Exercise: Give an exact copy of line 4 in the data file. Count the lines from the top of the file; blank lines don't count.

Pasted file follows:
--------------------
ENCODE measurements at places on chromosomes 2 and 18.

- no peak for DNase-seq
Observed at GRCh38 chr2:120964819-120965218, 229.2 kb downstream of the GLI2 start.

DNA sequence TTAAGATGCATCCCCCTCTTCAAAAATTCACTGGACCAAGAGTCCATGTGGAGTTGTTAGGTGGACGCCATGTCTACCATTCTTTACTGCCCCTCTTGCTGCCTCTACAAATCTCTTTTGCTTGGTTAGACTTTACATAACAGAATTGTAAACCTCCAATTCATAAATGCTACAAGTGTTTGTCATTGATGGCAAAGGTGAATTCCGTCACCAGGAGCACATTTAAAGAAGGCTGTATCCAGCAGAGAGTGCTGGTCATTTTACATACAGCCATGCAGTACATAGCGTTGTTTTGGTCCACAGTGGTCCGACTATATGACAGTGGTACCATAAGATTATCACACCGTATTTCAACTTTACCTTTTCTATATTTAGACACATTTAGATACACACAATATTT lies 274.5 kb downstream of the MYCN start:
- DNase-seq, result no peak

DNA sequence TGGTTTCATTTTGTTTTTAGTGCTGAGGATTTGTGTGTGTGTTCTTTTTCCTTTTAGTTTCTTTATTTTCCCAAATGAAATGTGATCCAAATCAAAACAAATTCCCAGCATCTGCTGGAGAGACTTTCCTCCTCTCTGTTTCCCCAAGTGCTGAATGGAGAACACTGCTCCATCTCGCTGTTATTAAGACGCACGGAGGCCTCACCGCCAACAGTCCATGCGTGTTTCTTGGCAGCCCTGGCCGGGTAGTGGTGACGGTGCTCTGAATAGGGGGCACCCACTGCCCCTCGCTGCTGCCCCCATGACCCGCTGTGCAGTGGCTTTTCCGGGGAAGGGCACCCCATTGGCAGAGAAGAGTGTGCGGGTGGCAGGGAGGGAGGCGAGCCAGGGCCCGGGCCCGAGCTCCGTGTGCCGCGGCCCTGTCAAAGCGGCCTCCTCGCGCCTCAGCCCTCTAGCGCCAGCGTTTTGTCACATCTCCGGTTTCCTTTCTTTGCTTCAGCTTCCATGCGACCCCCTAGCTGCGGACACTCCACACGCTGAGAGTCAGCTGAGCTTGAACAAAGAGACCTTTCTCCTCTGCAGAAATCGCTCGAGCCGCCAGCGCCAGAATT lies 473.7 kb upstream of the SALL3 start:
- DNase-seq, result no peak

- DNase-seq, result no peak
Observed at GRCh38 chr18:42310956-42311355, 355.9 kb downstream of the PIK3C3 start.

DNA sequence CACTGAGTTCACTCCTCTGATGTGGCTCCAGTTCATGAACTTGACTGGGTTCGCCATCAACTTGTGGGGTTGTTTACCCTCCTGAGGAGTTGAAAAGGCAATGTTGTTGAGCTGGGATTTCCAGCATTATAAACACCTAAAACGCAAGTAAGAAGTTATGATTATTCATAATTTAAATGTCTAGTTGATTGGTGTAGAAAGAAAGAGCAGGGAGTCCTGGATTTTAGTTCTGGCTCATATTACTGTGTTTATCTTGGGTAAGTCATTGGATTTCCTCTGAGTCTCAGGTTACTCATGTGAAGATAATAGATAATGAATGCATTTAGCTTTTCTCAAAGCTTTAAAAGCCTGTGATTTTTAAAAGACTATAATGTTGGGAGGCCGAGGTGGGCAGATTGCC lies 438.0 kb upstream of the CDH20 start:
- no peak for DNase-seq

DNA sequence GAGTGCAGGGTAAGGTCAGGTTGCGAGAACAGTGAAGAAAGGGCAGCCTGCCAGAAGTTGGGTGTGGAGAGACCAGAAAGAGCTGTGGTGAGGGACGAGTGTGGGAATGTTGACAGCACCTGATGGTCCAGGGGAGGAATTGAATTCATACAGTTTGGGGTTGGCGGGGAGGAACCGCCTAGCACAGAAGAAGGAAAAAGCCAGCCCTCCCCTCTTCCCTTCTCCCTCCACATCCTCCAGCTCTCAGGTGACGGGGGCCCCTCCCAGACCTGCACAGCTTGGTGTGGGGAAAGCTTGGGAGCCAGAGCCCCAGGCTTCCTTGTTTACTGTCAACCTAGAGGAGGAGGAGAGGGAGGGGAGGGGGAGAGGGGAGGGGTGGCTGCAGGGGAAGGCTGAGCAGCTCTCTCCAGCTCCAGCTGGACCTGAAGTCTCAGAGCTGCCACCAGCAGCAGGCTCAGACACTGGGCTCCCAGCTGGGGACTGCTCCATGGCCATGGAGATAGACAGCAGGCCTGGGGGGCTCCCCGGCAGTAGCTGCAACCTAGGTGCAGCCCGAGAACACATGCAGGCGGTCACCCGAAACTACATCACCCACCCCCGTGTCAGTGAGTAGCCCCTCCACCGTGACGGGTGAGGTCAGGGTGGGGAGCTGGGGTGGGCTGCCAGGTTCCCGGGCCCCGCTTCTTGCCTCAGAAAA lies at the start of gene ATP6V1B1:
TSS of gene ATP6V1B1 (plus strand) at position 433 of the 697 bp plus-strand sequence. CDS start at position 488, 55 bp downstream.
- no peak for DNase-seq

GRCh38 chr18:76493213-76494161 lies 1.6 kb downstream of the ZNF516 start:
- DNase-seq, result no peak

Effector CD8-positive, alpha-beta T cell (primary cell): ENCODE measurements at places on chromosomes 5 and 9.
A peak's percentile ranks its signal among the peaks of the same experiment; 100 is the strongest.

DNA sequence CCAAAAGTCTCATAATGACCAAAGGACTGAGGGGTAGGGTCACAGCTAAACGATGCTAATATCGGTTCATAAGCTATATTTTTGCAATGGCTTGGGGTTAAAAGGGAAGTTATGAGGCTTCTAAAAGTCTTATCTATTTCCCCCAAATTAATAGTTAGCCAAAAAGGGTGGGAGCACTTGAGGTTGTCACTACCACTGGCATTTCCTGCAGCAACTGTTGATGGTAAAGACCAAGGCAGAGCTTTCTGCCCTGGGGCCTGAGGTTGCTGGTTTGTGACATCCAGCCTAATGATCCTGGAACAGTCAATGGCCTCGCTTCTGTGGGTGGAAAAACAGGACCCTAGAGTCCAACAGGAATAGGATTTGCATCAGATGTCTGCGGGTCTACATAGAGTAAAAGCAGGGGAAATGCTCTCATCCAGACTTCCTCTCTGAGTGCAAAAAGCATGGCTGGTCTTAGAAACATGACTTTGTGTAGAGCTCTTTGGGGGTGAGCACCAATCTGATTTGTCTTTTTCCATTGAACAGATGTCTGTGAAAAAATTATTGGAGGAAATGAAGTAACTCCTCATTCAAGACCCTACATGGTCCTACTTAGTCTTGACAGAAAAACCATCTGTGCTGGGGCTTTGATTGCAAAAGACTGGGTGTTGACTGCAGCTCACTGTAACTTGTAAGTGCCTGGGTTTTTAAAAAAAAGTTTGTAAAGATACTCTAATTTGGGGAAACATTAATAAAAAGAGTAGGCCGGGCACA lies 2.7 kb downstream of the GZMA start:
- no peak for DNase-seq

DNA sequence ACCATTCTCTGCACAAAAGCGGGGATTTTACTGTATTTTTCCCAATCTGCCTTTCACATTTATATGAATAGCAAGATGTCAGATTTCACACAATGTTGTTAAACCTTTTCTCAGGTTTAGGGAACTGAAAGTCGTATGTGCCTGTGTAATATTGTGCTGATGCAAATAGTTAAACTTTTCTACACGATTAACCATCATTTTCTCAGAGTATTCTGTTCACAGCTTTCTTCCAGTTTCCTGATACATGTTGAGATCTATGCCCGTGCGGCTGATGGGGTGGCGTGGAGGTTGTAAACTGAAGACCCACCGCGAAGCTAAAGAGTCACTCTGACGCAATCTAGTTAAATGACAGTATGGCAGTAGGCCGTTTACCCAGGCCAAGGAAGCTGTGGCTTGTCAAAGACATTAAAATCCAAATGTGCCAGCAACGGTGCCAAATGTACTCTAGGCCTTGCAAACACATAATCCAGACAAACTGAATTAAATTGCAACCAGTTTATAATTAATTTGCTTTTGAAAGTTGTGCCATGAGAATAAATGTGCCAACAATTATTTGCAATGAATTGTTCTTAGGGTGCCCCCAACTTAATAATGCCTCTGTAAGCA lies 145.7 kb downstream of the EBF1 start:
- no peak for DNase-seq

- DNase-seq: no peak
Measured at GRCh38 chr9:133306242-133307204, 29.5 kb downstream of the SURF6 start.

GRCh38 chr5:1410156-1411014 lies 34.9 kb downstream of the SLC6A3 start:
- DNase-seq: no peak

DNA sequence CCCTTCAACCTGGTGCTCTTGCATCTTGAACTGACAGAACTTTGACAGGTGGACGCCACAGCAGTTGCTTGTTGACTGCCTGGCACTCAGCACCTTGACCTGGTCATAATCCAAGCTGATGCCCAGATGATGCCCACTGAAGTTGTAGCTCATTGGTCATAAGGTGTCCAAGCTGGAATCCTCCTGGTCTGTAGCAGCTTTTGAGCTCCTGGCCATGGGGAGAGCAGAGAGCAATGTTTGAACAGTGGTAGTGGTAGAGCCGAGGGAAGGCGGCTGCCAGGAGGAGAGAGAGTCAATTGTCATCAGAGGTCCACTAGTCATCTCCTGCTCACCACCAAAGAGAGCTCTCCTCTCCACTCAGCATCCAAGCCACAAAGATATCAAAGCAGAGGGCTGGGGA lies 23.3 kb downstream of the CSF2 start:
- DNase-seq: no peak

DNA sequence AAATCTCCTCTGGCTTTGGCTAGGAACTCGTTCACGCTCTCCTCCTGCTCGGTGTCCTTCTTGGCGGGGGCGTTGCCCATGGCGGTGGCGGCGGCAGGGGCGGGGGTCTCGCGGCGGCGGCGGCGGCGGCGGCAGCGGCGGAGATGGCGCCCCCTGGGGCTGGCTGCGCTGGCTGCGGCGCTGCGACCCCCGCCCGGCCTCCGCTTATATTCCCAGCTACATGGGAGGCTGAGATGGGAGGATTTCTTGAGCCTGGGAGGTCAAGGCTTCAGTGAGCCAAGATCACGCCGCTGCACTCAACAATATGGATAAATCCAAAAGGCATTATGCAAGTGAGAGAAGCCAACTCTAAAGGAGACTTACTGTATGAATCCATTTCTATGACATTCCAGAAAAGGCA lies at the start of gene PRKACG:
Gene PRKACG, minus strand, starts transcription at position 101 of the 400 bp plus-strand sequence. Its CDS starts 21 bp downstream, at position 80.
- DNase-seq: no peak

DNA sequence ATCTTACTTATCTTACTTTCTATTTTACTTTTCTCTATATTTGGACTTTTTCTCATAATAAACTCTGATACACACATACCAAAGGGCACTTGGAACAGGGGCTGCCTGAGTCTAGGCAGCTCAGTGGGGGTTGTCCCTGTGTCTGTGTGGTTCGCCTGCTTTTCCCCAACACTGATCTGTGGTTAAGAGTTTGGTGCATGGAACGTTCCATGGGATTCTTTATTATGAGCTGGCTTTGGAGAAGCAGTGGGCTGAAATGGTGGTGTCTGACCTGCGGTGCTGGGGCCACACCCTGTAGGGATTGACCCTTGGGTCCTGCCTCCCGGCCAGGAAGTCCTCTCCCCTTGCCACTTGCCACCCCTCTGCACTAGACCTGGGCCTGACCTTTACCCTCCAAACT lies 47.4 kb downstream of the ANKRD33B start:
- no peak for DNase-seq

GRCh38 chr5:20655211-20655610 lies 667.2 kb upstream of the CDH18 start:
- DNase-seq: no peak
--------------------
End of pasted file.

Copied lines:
DNA sequence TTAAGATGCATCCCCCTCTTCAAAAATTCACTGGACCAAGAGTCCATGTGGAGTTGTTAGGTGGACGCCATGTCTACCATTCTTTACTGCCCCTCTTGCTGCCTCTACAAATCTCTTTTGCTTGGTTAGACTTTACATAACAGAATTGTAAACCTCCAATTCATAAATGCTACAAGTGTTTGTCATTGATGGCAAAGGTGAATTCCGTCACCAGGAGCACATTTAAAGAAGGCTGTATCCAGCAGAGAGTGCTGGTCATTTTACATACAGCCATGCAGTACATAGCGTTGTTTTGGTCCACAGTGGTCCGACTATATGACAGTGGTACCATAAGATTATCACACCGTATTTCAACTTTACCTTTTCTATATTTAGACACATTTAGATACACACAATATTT lies 274.5 kb downstream of the MYCN start: